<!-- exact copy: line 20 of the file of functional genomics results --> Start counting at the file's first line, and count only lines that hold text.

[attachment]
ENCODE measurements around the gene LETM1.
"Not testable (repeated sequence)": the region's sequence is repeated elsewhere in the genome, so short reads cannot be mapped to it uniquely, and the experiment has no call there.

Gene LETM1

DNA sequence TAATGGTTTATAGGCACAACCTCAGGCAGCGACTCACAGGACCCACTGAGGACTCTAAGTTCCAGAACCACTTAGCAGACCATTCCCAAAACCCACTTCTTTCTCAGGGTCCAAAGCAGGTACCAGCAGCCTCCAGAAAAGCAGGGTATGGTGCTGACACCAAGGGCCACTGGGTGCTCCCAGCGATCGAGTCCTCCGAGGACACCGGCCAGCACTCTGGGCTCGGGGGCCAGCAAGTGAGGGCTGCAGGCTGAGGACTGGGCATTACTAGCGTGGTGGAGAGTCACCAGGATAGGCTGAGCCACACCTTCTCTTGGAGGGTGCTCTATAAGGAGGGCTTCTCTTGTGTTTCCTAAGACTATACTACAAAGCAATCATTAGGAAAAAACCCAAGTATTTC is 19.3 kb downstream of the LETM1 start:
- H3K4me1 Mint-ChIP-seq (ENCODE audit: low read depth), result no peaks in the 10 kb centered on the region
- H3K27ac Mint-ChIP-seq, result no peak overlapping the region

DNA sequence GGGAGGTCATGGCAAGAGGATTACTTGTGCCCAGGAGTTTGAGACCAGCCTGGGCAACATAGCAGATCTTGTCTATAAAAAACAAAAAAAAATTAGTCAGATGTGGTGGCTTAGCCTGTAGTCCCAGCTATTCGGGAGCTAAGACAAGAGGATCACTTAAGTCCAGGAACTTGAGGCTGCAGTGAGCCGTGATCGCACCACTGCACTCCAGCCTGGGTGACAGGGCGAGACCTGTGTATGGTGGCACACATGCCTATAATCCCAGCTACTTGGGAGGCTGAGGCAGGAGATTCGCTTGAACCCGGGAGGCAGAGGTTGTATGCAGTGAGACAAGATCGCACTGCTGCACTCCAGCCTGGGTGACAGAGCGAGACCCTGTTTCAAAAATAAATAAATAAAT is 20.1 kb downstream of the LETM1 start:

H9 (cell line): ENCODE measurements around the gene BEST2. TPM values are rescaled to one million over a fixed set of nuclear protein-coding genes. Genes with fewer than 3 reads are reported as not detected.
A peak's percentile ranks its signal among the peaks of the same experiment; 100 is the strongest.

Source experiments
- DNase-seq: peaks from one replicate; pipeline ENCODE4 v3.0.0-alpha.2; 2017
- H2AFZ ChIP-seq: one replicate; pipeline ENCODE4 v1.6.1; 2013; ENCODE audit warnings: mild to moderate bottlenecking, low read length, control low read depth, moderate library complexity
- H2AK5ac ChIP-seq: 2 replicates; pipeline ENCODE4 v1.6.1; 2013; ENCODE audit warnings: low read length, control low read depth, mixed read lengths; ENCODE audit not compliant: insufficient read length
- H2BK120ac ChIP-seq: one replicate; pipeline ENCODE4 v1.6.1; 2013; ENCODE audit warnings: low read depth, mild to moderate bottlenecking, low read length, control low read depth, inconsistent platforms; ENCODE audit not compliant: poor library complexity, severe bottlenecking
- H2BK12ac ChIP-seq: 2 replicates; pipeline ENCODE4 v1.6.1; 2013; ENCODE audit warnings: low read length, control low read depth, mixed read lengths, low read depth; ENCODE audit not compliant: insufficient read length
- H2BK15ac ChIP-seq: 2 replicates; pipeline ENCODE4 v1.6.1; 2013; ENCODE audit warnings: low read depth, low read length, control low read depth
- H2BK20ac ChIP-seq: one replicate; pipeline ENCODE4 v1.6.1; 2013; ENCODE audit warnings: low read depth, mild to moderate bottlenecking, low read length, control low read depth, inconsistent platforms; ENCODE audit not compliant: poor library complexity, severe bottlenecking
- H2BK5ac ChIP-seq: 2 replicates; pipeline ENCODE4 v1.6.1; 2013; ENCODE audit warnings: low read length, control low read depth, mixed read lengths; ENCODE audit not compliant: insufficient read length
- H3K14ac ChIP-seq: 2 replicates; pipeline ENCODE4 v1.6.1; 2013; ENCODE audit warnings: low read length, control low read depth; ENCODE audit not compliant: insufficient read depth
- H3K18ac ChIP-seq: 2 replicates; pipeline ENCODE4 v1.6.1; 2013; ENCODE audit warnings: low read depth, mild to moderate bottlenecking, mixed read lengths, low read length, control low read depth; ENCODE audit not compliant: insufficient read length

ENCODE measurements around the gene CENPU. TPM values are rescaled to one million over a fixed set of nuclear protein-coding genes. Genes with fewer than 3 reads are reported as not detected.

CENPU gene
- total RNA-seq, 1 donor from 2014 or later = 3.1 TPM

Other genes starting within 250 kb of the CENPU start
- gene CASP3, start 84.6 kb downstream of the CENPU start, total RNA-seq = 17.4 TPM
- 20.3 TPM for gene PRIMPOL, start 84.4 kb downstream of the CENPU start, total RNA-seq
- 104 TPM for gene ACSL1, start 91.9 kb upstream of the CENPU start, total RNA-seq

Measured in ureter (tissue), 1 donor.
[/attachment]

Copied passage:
- H3K18ac ChIP-seq: 2 replicates; pipeline ENCODE4 v1.6.1; 2013; ENCODE audit warnings: low read depth, mild to moderate bottlenecking, mixed read lengths, low read length, control low read depth; ENCODE audit not compliant: insufficient read length